Andrew, the Backseat Philosopher, is a Democrat. Today he penned a post entitled, "To My Fellow Democrats". The post opens as follows:
We Democrats are supposedly the party of the therapists, the teachers, and the 'relationship experts.' If anybody would be proud of the title, 'active listener', it would be a Democrat. We're the soft ones who understand where the other side is coming from and negotiate.
Many Democrats think that our patience and understanding are our weakness. "We don't know how to fight like the Republicans," we all told ourselves after Florida 2000. "We have to be more like them: tougher, meaner." "We have to energize our base more."
Actually, no. Our error is that we Democrats are far less understanding than we think we are. Our version of understanding the other side is to look at them from a psychological point of view while being completely unwilling to take their arguments seriously. "Well, he can't help himself, he's a right-wing religious zealot, so of course he's going to think like that." "Republicans who never served in war are hypocrites to send young men to die. " "Republicans are homophobes, probably because they can't deal with their secret desires." Anything but actually listening and responding to the arguments being made.
And when I say 'responding,' I don't just mean 'coming up with the best counterargument and pushing it.' Sometimes responding to an argument means finding the merit in it and possibly changing one's position. That is part of growth, right?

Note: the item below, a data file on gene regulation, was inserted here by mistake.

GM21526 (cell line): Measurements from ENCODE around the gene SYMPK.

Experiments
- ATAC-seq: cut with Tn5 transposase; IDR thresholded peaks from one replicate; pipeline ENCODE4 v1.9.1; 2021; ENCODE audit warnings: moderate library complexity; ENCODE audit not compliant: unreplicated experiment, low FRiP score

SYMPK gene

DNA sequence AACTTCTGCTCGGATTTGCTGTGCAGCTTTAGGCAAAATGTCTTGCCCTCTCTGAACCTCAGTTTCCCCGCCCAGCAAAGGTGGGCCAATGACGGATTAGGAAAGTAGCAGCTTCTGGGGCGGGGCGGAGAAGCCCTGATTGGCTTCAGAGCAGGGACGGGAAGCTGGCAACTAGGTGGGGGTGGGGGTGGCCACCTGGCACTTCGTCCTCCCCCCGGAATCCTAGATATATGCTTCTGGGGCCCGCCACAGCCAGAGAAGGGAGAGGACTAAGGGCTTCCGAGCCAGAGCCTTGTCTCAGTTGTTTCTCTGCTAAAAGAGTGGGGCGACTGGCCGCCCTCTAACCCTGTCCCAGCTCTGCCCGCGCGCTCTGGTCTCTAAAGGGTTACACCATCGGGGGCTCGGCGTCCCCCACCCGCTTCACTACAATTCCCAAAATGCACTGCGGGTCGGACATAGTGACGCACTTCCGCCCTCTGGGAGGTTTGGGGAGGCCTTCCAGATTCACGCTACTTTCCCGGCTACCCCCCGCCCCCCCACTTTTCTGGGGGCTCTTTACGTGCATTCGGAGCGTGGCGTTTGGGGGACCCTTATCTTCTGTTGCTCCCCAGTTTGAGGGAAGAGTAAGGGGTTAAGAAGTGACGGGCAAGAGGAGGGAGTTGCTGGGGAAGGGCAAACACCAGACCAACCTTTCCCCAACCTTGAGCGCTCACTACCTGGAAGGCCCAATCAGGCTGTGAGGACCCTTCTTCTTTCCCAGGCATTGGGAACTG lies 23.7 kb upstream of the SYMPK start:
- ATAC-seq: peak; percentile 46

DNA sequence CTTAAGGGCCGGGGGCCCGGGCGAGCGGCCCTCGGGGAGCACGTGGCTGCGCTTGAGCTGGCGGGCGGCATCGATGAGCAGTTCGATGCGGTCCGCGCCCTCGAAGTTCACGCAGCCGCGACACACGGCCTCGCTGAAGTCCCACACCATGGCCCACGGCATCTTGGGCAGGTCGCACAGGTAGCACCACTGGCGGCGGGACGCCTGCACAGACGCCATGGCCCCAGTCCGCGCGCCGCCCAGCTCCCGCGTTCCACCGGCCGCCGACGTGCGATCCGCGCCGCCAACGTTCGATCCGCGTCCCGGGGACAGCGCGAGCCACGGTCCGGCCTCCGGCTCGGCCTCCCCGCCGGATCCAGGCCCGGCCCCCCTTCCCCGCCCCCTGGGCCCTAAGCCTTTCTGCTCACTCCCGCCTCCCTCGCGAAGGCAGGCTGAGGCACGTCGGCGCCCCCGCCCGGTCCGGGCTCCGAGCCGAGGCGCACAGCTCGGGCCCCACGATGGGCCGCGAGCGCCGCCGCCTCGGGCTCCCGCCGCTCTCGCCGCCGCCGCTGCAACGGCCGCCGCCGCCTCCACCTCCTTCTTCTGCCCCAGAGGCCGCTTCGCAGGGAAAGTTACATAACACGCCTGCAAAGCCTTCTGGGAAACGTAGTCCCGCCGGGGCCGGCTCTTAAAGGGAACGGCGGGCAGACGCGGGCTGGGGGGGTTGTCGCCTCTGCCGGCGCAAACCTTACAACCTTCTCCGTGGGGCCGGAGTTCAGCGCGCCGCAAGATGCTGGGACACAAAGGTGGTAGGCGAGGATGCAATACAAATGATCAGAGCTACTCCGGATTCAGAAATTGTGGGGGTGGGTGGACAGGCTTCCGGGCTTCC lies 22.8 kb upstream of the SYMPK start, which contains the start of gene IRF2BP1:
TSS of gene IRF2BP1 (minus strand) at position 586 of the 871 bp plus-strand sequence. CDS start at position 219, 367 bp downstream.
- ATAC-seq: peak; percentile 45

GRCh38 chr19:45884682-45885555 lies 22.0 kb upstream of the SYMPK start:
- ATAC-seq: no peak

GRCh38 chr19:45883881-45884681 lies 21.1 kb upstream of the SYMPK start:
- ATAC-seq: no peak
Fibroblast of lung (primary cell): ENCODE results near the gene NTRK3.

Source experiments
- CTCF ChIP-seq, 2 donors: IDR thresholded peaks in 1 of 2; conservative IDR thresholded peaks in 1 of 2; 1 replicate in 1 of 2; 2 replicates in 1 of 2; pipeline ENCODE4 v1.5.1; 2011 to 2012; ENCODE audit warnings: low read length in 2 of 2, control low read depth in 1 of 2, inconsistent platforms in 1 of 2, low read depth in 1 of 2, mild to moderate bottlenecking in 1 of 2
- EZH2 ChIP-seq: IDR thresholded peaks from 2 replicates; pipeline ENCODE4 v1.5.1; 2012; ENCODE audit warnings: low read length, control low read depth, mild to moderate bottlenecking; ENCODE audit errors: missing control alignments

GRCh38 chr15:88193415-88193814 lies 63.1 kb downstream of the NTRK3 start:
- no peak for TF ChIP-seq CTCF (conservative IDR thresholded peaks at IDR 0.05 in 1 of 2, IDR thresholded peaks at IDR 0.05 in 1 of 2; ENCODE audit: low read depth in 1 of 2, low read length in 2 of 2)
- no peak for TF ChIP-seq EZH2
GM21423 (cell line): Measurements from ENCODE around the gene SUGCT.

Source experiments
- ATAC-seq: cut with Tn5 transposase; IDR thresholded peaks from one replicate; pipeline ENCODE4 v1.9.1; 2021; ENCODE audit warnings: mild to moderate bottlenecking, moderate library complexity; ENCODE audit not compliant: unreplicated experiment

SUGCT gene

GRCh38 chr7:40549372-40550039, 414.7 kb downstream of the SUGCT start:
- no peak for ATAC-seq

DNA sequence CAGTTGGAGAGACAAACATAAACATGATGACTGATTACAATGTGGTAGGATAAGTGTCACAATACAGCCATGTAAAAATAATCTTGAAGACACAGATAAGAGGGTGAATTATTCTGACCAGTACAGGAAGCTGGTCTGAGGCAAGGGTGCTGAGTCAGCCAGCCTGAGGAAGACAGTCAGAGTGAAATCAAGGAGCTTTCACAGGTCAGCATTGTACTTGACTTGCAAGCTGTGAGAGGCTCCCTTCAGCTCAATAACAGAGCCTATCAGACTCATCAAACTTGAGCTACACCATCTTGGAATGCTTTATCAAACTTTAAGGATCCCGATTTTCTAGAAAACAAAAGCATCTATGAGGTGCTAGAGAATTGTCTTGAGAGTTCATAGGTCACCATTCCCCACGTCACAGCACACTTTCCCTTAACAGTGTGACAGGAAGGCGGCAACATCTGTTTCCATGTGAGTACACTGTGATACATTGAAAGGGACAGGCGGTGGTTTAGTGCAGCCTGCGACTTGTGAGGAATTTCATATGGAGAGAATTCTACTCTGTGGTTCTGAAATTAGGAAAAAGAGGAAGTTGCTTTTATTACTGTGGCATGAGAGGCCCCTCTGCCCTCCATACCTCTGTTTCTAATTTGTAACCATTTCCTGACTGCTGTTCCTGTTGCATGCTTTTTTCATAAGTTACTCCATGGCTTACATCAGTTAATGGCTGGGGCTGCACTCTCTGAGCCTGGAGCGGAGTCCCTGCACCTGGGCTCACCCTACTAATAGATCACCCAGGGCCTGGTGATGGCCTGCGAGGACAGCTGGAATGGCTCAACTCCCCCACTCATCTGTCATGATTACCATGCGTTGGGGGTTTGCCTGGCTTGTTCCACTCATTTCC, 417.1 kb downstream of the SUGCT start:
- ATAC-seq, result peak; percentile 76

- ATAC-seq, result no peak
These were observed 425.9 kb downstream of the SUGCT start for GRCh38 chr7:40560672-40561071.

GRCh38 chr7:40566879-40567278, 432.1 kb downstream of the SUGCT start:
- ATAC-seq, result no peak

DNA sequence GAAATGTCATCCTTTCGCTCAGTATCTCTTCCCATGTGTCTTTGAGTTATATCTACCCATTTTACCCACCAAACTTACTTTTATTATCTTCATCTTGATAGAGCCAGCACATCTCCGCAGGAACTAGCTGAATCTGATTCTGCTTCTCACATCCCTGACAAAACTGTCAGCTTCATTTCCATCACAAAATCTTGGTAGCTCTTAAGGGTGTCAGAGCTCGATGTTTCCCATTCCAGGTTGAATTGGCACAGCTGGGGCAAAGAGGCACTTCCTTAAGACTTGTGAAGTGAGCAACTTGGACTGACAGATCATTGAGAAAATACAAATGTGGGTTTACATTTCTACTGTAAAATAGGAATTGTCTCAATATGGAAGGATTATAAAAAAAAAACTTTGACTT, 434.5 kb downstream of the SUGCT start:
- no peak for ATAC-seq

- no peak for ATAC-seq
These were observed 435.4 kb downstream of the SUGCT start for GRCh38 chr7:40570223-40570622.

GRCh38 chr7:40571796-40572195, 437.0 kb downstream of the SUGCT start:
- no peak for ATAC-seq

I honestly believe that what is needed in politics today is an attempt to crawl inside the other side's head and try to understand where they're coming from; to attempt to construct the best possible argument for an opposing viewpoint, not merely to debunk it, but to understand where the other guy is coming from.
Now, you always won't be successful in the attempt. It was precisely my inability to understand John Kerry on abortion & embryonic stem cell research that led me to conclusions which provoked angry responses. I simply saw no rational basis for his position, and it angered me.
But I really believe that we need to do more to try to understand one another. What that requires, though, is a real grappling with issues, and it's honestly something I've had a hard time doing lately with many of those who disagree with me. That's one reason that led me to stop commenting at The Village Gate/The Right Christians... I simply felt that my ideas were never engaged by those who disagreed with them. Rather than reason and interact with my ideas, they attacked me. And I've seen the same thing happen in reverse.
Nonetheless, I still think that we (me included) need to do more to make this attempt.